His composure was greatly tried by what met him. Before either host could greet the new arrivals, Mr. Collins put himself forward, bowing profusely and quick to enumerate on his growing connections to the Darcy family, “Mr. Darcy and Mr. Bingley! I hope this evening find you both hale and happy, as how could you not be, when the prospect of my lovely cousins’ felicitous company must be such a constant buoy to your spirits.” Here he made many suggestive movements of the eyebrows, causing Darcy to call upon all the power of his notable self-restraint in order to fight the temptation to administer a thorough set down. “Having so recently entered the blissful married state myself, I thoroughly understand how young love renders one immune to those cares which, under normal circumstances, must cause excessive grievance. Indeed, Mr. Darcy, while I fully feel the honor of one of your exulted position deigning to seek affection in such a humble, though undeniable attractive, lady as my cousin Elizabeth, it pains me to know that such happiness is bought at the price of my esteemed patroness’ peace of mind. While her grief is certainly understandable and my sympathies are all hers, the great compliment you show my family is a substantial condolence. The connection is imminently desirable, for not only do I have the privilege of calling Miss Elizabeth cousin, but as she is also the particular friend of Mrs. Collins, I must rejoice in match.”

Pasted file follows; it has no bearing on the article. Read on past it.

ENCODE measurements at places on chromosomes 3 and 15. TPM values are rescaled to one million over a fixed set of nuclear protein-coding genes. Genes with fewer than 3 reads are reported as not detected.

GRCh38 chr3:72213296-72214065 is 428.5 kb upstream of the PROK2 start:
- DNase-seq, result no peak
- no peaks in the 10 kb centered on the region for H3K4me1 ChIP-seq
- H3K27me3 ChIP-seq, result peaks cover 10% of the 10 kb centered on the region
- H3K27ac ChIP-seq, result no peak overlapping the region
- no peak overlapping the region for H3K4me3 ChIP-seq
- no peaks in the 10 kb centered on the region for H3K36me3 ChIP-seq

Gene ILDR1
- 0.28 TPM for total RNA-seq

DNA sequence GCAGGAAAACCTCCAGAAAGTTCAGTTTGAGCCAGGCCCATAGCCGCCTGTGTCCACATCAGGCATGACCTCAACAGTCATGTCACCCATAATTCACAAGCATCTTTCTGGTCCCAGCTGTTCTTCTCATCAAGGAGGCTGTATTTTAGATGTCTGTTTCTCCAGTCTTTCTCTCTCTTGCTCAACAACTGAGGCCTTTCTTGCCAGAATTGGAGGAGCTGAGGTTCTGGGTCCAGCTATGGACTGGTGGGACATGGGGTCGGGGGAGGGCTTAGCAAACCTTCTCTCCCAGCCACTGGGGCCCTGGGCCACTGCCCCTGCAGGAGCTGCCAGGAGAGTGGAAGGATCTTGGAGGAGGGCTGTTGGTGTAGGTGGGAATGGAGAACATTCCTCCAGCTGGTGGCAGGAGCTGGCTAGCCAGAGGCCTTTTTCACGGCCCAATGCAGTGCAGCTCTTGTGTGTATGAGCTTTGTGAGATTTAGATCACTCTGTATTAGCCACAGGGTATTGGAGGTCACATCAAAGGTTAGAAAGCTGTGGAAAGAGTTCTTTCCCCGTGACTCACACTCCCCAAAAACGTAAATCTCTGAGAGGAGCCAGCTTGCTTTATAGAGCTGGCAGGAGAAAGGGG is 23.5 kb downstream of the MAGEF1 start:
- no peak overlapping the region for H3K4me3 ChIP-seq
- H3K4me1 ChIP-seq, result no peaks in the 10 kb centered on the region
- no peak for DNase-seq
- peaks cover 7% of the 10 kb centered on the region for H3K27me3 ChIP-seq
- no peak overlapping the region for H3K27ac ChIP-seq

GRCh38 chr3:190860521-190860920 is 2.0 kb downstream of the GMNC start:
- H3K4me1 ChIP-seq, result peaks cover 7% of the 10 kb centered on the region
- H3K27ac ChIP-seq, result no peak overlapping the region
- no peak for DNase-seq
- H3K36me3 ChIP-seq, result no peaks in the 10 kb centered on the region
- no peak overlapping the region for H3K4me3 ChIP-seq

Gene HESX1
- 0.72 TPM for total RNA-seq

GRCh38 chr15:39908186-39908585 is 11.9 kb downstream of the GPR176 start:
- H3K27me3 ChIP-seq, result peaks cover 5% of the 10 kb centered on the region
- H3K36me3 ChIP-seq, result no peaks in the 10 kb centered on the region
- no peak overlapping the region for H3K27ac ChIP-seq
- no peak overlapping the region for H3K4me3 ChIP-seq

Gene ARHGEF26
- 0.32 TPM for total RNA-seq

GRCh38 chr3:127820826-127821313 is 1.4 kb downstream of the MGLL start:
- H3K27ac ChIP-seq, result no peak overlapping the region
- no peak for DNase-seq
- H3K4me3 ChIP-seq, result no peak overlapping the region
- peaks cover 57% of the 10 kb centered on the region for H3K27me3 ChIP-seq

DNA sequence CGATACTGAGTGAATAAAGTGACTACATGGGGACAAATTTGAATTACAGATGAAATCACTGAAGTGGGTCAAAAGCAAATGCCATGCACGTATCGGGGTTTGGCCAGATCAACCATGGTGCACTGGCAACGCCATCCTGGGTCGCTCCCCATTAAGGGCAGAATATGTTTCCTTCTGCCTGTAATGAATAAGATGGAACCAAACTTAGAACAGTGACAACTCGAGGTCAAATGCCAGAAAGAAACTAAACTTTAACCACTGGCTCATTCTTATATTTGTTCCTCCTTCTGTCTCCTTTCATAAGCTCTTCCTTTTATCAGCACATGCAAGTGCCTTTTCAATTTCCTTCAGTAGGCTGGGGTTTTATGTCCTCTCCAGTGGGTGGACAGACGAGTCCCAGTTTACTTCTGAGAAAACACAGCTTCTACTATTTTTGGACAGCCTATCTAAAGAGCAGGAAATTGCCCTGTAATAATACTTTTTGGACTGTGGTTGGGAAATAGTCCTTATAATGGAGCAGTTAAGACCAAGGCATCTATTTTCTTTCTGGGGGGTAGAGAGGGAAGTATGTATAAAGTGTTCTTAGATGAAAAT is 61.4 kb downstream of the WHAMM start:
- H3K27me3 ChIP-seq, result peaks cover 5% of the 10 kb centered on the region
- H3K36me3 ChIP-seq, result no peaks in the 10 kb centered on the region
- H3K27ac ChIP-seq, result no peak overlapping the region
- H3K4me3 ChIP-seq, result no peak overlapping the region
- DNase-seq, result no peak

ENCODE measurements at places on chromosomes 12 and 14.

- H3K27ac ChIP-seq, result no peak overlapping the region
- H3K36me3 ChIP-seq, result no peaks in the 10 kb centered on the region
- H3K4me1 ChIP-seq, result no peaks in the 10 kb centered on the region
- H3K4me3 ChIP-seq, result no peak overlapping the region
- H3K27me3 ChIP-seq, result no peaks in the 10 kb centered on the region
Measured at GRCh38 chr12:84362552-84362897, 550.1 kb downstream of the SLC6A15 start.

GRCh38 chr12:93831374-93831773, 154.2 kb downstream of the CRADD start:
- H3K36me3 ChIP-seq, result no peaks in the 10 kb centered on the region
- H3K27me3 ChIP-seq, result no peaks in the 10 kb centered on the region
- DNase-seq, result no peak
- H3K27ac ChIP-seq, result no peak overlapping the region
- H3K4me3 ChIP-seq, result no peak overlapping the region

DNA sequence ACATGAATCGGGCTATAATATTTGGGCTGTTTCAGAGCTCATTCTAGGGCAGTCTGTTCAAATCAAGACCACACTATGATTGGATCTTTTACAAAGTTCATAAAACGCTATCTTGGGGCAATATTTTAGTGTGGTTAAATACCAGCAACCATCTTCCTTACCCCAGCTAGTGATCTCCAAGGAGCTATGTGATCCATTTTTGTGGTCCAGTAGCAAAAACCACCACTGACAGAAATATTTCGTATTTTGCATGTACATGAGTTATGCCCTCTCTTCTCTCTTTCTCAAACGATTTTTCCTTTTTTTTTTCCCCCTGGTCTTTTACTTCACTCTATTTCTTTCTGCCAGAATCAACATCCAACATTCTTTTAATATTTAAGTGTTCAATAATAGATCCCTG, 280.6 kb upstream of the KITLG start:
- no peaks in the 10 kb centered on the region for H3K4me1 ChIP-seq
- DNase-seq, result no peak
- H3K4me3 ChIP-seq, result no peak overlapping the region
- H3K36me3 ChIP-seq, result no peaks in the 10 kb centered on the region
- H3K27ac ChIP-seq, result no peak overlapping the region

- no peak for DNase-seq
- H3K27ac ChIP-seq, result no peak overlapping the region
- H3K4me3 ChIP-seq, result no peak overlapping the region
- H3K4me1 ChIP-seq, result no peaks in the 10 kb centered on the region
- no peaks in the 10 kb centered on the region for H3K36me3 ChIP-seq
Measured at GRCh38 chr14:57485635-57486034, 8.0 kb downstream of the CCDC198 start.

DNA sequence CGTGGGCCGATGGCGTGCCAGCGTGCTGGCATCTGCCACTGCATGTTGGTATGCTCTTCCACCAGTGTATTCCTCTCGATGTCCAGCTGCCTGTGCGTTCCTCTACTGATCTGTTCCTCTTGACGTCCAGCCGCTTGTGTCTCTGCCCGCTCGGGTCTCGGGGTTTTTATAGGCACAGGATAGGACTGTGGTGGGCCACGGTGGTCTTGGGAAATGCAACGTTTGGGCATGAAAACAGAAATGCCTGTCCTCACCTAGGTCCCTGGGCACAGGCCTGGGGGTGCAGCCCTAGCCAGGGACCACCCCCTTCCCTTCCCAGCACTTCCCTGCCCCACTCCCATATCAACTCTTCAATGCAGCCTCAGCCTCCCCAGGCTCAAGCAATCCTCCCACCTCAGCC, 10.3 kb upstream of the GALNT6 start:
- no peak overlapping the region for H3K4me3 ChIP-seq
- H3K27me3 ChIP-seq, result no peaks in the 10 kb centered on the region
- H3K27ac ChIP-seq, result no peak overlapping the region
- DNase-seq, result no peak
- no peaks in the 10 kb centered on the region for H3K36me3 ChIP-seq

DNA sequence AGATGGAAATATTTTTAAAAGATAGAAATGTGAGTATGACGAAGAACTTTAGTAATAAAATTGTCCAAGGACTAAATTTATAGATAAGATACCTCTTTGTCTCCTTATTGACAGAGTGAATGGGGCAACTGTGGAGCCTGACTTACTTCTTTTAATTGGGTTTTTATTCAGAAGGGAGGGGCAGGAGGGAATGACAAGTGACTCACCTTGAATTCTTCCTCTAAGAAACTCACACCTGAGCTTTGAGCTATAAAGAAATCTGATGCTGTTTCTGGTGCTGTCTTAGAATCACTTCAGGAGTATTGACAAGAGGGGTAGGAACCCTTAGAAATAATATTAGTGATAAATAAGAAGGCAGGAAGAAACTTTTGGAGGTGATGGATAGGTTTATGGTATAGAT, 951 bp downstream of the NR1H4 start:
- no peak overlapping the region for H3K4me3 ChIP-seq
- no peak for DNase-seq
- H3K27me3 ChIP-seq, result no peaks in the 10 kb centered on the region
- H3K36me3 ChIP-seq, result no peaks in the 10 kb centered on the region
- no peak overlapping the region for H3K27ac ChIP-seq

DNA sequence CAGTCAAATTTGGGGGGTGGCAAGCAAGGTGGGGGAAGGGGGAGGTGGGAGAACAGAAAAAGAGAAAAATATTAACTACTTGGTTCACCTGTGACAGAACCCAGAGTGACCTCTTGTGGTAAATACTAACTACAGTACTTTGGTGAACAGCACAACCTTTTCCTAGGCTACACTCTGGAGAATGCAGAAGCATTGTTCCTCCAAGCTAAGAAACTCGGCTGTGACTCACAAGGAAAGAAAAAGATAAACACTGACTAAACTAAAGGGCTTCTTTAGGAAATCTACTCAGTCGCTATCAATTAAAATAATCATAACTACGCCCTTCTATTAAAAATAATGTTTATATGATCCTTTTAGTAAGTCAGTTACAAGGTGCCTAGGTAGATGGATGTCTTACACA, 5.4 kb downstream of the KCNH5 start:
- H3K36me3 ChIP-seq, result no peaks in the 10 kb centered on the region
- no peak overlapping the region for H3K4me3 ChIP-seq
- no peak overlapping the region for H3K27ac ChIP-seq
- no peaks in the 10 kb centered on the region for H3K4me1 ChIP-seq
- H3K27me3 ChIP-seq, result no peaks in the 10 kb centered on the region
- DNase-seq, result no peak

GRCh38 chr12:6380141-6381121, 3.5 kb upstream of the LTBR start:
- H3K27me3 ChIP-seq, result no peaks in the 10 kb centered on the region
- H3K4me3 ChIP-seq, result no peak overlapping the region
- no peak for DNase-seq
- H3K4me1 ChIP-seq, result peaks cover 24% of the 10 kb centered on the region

Fortunately, Sir Lucas now found the opportunity to make his own greeting, as Mr. Collins was forced to gather his breath. Never before was Mr. Darcy so willing to endure the older gentleman’s conversational inanities. Where was Elizabeth? He should have kept Bingley from leaving so early, making sure they were not the first arrivals. After an interminably long wait, all the while enduring the civilities of Sir Lucas and Mr. Collins (neither of their wives succeeded in checking their enthusiasm), it was with relief he heard a carriage arrive, accompanied by the unmistakable sound of Mrs. Bennet scolding, her voice carrying itself into the house well before the family crossed the threshold. “Stand up straight Mary. Why would you insist on that tucker! Let me look at you, Jane and Elizabeth. You look wonderful my dears, if only Miss Lizzy would wipe that smirk from her face! Stop coughing Kitty! You try my nerves mercilessly.”